“A careful examination of the biblical text combined with sometimes unnoticed results of modern archaeological excavations in Jerusalem enable us, I believe, to locate the site of King David’s palace,” she wrote. “Even more exciting, it is in an area that is now available for excavation. If some regard as too speculative the hypothesis I shall put forth in this article, my reply is simply this: Let us put it to the test in the way archaeologists always try to test their theories—by excavation.”

The article was accompanied by a large photograph of the City of David, with a giant arrow pointing to the spot she believed King David’s palace could be found. “It’s there,” she boldly declared.

Dr. Mazar boldly proclaimed her hypothesis in the January-February 1998 issue of Biblical Archaeology Review.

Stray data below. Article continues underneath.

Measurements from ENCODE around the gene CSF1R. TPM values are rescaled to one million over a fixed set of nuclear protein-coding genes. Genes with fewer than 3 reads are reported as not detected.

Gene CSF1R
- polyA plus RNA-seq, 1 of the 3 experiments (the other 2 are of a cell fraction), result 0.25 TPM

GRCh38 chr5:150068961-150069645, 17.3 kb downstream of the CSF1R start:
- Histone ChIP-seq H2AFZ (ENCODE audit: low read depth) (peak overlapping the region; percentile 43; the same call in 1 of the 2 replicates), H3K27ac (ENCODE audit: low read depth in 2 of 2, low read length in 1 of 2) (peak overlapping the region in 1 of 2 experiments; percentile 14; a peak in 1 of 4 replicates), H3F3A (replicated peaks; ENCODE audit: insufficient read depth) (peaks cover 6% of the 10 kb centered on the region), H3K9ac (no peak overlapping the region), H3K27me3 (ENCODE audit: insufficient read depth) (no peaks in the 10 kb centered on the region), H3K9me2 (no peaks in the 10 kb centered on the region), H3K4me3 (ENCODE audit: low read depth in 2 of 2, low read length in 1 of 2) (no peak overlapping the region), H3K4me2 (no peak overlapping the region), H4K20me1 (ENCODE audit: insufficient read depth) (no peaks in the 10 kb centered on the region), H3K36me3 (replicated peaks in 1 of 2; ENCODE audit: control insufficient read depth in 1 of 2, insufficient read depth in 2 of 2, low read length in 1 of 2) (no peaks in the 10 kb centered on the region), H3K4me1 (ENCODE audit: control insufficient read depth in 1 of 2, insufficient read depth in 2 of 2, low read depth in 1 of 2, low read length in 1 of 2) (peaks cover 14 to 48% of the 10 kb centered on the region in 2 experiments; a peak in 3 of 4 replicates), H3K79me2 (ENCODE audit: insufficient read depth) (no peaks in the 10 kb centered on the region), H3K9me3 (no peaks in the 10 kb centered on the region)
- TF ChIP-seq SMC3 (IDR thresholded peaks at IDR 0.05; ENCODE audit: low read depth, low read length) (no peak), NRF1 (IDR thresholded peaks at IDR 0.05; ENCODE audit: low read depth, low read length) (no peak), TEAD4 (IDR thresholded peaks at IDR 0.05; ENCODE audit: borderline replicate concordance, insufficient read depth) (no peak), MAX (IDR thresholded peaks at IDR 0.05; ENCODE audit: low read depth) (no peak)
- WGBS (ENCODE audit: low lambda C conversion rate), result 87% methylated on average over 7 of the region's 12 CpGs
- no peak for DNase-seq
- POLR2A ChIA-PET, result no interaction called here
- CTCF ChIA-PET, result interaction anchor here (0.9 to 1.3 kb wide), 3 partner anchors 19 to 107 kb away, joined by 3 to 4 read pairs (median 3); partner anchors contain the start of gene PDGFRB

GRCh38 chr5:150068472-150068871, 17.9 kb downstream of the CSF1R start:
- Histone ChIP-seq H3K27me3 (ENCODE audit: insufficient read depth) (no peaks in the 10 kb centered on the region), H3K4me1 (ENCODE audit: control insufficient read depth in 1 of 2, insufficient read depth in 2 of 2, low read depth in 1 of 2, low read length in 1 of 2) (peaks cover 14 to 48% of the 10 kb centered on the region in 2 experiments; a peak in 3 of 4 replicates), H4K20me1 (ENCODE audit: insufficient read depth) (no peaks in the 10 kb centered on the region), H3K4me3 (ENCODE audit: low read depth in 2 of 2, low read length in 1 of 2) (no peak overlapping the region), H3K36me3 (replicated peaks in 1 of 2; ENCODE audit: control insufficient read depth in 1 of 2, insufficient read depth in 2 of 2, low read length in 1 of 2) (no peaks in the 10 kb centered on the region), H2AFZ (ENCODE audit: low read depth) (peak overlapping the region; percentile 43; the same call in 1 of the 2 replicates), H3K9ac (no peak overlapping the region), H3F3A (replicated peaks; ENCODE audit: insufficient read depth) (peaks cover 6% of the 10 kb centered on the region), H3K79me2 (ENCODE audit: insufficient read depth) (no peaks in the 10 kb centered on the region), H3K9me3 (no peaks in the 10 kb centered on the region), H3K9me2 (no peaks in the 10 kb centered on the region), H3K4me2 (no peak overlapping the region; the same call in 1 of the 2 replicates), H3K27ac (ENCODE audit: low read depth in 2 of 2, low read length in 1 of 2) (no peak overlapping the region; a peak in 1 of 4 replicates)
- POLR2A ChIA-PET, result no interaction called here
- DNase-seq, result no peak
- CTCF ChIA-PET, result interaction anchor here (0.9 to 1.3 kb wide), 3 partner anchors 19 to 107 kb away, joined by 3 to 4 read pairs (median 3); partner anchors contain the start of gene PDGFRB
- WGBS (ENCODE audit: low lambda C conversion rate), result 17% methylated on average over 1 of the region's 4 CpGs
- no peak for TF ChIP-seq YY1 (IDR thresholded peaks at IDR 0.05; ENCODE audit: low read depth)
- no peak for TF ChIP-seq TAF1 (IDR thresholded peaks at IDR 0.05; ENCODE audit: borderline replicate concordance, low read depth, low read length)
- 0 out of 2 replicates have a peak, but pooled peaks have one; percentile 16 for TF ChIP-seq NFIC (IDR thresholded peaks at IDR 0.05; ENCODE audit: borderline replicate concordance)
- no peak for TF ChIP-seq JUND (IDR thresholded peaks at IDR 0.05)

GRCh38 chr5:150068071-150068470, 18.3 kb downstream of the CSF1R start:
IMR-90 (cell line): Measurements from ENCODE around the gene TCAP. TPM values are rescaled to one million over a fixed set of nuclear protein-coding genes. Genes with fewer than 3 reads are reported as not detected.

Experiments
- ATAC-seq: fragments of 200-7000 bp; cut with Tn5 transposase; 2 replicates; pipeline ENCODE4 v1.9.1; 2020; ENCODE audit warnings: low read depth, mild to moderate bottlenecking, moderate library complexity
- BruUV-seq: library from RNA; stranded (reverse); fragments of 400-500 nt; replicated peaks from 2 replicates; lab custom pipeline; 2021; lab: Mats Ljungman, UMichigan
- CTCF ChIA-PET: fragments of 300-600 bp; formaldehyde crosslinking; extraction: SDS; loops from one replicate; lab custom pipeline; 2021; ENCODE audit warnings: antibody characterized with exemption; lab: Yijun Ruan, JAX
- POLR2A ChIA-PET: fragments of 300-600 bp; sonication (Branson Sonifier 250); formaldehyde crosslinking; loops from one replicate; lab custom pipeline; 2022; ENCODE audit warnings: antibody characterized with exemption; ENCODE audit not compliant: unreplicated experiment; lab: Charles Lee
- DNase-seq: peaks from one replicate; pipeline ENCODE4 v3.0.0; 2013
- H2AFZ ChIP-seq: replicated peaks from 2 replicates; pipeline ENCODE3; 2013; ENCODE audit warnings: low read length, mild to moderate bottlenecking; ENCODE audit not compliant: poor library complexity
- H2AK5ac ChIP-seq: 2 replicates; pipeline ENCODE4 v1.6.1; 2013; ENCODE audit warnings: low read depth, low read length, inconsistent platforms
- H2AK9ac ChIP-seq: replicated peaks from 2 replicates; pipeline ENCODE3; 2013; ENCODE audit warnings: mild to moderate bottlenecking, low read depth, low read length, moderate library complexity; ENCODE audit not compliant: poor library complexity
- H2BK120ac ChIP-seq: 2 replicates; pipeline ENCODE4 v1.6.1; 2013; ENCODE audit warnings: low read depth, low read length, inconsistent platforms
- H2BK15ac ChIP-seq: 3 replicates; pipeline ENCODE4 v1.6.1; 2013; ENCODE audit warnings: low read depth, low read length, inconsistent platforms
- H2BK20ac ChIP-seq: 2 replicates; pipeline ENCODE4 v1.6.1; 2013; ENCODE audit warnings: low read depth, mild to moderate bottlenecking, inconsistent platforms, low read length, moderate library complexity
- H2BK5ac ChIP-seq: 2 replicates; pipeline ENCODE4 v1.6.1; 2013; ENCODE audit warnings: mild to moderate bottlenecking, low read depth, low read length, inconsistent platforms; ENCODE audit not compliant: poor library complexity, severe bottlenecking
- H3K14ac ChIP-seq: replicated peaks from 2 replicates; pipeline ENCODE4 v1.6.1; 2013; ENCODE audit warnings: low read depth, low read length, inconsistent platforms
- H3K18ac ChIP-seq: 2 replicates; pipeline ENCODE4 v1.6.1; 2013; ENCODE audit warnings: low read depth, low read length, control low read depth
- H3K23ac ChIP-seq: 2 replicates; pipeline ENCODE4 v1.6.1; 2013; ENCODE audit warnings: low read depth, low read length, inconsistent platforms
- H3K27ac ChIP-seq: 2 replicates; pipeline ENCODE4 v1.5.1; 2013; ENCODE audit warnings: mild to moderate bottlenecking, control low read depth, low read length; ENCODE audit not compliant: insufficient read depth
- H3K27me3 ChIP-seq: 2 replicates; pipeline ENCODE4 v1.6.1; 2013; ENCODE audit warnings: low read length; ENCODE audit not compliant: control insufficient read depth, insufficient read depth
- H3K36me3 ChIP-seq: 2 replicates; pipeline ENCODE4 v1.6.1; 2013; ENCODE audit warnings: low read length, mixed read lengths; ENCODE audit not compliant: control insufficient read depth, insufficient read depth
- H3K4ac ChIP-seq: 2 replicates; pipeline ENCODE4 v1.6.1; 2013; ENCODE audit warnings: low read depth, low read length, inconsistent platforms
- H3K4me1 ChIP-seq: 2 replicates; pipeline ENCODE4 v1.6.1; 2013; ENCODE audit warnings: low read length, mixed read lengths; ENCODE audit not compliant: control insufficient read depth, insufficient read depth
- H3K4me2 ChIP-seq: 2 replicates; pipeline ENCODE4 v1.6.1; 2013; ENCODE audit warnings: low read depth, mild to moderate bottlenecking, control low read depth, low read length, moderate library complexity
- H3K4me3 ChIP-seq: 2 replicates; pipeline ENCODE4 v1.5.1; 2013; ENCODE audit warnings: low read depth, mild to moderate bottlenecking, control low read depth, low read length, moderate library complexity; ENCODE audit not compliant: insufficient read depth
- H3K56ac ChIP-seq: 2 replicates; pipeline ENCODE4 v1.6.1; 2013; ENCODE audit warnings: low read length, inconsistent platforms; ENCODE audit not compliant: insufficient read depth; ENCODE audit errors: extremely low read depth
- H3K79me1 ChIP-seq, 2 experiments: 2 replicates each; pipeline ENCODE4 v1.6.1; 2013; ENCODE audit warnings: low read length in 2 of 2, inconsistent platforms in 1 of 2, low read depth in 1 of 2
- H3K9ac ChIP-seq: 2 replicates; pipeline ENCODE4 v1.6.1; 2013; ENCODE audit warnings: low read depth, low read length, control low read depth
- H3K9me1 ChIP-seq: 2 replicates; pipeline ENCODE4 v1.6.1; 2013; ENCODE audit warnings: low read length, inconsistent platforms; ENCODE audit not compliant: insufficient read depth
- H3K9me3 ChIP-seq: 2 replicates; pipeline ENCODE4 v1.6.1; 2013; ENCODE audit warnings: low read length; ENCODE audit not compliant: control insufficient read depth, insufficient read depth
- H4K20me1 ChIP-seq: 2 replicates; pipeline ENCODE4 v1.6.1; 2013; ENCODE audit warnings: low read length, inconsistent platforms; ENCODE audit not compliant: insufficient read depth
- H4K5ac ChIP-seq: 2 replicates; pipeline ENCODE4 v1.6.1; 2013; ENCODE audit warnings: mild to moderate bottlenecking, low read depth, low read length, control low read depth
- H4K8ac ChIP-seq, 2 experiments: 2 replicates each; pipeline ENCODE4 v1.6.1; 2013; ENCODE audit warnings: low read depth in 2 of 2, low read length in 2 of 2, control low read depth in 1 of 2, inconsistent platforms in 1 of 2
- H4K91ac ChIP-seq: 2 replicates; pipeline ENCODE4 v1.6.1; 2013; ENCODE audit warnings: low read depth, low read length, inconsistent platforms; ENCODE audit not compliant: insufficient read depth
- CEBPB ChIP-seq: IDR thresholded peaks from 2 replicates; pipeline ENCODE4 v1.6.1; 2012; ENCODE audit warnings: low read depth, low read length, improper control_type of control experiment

Mazar’s theory was met with some scholarly resistance, partly due to the fact that past excavations in the area had not unearthed any evidence to prove this theory. The skepticism over Mazar’s theory made it difficult to raise the funds necessary to dig. It wasn’t until 2005, nearly a decade after Mazar originally published her theory, that two brave American philanthropists stepped forward to back Mazar. In February, thanks to the support of Roger and Susan Hertog, Mazar was finally able to put her theory to the test—by excavation!

Within weeks, Mazar and her team discovered the foundations of a massive wall. Measuring 30 meters long and up to 3 meters wide in places, this was not a wall of any ordinary structure. Moreover, Dr. Mazar was able to date the giant edifice to the 11th–10th centuries b.c.e.—the same period as King David. The dig was off to a spectacular start, and the best was yet to come.

The following season (2006), Mazar discovered another even larger wall. In some places, this wall measured 6 meters wide. Just as significantly, this larger wall connected with the giant walls uncovered earlier, indicating that both were part of the same massive structure.